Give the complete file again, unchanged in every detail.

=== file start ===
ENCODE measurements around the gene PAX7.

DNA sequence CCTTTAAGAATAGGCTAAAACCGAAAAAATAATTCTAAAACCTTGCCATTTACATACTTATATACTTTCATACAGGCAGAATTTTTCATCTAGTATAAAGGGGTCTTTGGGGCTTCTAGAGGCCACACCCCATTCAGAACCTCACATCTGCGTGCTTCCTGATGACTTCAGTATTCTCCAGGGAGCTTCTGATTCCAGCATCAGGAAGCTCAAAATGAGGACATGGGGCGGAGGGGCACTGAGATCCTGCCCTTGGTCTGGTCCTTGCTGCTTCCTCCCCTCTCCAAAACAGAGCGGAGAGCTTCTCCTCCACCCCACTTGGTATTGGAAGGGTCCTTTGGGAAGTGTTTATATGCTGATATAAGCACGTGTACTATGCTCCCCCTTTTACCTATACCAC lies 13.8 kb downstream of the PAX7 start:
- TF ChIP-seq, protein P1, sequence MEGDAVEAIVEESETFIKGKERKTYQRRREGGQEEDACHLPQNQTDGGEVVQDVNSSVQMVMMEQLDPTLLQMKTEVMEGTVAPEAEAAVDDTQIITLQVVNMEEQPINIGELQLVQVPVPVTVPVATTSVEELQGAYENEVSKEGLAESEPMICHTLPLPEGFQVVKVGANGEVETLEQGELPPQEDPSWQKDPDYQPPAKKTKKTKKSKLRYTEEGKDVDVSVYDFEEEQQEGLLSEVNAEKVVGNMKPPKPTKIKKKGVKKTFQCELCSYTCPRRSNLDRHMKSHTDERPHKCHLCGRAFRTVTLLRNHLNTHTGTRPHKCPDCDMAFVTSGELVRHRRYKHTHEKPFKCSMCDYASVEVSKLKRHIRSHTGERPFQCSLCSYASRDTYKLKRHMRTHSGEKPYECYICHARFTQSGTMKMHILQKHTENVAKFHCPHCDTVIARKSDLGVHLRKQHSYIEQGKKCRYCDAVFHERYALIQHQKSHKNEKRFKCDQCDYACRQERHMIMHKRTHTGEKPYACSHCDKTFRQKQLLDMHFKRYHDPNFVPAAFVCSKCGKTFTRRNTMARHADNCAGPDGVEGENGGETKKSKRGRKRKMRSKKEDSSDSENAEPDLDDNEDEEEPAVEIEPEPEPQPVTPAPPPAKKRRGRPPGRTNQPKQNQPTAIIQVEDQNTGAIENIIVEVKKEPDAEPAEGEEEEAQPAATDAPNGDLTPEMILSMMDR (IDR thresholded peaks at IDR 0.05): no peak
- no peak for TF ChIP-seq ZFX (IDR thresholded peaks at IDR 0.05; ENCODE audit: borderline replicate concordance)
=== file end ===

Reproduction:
ENCODE measurements around the gene PAX7.

DNA sequence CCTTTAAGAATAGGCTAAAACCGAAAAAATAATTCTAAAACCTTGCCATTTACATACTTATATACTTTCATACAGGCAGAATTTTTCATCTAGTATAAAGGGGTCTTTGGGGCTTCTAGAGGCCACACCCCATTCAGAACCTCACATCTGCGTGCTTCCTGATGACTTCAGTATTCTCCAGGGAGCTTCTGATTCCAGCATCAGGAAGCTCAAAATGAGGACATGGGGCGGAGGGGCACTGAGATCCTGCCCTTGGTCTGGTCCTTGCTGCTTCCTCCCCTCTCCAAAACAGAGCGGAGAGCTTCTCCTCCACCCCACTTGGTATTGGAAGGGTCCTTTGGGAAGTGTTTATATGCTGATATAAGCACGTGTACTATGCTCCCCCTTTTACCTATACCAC lies 13.8 kb downstream of the PAX7 start:
- TF ChIP-seq, protein P1, sequence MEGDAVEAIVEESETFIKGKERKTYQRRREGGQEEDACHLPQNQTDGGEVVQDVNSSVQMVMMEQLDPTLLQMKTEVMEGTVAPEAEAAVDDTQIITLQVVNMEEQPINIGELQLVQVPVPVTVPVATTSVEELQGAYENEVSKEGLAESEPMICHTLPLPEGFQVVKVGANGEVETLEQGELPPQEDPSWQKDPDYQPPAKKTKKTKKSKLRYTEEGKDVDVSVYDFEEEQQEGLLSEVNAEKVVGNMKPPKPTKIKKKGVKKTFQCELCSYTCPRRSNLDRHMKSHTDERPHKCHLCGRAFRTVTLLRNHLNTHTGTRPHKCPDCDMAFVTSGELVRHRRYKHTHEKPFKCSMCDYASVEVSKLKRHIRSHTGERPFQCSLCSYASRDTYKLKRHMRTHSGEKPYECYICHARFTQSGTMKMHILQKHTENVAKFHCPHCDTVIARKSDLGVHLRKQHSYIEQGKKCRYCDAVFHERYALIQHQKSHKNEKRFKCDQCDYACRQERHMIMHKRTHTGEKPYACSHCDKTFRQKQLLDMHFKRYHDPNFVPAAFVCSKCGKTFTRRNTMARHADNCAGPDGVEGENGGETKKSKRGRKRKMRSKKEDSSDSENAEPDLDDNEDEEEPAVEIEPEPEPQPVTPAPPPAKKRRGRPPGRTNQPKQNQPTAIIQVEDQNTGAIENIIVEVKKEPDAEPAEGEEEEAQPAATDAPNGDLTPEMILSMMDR (IDR thresholded peaks at IDR 0.05): no peak
- no peak for TF ChIP-seq ZFX (IDR thresholded peaks at IDR 0.05; ENCODE audit: borderline replicate concordance)